Brad could only see in black and white after his injury...

For the last story, let me start by saying that I was supposed to have this article finished a couple weeks ago.  However, as I was writing this I had another client come in with post concussion syndrome.  I decided to hold off a couple weeks to see how my client does.  It just seemed like rather serendipitous timing to have a new client with a concussion right at the same time I’m starting this article!  So here’s what has happened.  This last client is a 43 year old named “Brad” that had his last concussion three years ago.  He was biking in the desert and hit his head in a crash against a rock that had him seeing in only black and white.  Since the accident Brad has been on the prescription drug Tramadol to take the edge off the CONSTANT headaches that he says are usually between a 7-9 in severity on a scale of 10.  After living with these headaches for three years Brad finally heard of hyperbarics and decided to give it a try.  At the point of writing this article, Brad has not taken Tramadol once in four days.  Brad says that he used to try going one day without taking Tramadol to see how it would feel.  When he did this he would need to take a nap on the floor of his office just to deal with the pain of his headaches.  Now HBOT he has not had to take Tramadol at all!   Brad still has more sessions to go with hyperbarics, but even this early into his treatment he’s already another positive story on the effects of hyperbaric oxygen with head injuries.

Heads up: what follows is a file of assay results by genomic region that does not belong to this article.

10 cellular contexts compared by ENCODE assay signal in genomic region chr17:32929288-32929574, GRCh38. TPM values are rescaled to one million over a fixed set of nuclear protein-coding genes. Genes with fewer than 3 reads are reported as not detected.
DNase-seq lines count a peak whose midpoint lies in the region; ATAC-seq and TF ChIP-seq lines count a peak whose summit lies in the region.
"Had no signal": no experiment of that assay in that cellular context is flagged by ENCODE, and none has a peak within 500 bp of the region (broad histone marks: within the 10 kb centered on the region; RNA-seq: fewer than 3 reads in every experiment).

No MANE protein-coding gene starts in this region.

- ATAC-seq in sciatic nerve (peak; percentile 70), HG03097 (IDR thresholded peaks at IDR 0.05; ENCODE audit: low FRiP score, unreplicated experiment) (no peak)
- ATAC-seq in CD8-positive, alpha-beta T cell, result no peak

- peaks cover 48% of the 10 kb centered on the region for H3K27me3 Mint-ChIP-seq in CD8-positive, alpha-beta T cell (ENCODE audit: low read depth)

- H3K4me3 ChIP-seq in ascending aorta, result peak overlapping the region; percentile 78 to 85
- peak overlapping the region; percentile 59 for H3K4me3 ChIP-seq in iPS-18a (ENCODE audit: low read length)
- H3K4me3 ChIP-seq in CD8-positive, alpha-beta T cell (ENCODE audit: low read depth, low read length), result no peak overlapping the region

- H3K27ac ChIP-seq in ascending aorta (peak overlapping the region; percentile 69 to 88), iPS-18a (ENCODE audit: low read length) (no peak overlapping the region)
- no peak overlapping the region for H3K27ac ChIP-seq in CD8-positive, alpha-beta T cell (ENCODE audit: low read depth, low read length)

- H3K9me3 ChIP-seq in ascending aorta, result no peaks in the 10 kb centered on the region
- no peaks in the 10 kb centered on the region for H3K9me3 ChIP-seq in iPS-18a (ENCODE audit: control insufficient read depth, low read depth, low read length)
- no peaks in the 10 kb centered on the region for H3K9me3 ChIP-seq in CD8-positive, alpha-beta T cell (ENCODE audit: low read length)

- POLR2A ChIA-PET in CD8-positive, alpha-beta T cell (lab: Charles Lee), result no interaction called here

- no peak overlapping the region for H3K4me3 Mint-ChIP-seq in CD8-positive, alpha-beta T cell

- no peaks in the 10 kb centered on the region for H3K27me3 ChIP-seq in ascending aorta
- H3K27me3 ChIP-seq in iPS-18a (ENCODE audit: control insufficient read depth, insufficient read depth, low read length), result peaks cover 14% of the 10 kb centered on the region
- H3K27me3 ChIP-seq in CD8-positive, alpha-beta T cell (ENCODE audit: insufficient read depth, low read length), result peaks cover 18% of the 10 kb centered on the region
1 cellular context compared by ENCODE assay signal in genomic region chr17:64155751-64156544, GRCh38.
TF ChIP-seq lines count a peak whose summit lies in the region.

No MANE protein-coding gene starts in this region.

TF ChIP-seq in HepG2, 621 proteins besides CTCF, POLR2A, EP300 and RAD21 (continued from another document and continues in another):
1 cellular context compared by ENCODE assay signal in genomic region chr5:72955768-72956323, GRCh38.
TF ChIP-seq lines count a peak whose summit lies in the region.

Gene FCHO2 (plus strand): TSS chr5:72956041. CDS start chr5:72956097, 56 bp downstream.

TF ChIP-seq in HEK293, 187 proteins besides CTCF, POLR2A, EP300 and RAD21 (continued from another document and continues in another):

With my experience, no one can tell me that hyperbaric oxygen therapy isn’t beneficial to those with head injuries.  I see the results too frequently and consistently to not be confident in this healing modality.  However, with that said, it’s up to each individual to chose the therapies they want to incorporate into their healing journey.  My hope is that this article at least gives added perspective into the possibilities of hyperbaric oxygen in use with head injuries.  Talk to people whose lives have been touched by HBOT, do your research, and I wish you the best in your healing!


This article is purely informational. I am not a doctor, though I am a patient. This is not advise. 

Diving into Hyperbaric Oxygen Therapy


I missed 80 days of school my senior year due to my post concussion syndrome. By the end of the year I was recovering from my nerve pain and many symptoms associated with PCS. I took a gap year to fine tune my recovery and set out on a life changing journey. Part of my gap year was spent doing a program called SeaMester, a hands on sailing, leadership, oceanography, and scuba diving program. I had an incredible experience traveling all over the Caribbean on an 88 ft schooner for 3 months. A huge part of the program was focused on scuba diving. I needed to get an "ok" by my doctors prior to going on this trip because of my severe condition the year before. I was in a much better place, and they agreed I could safely go on this adventure.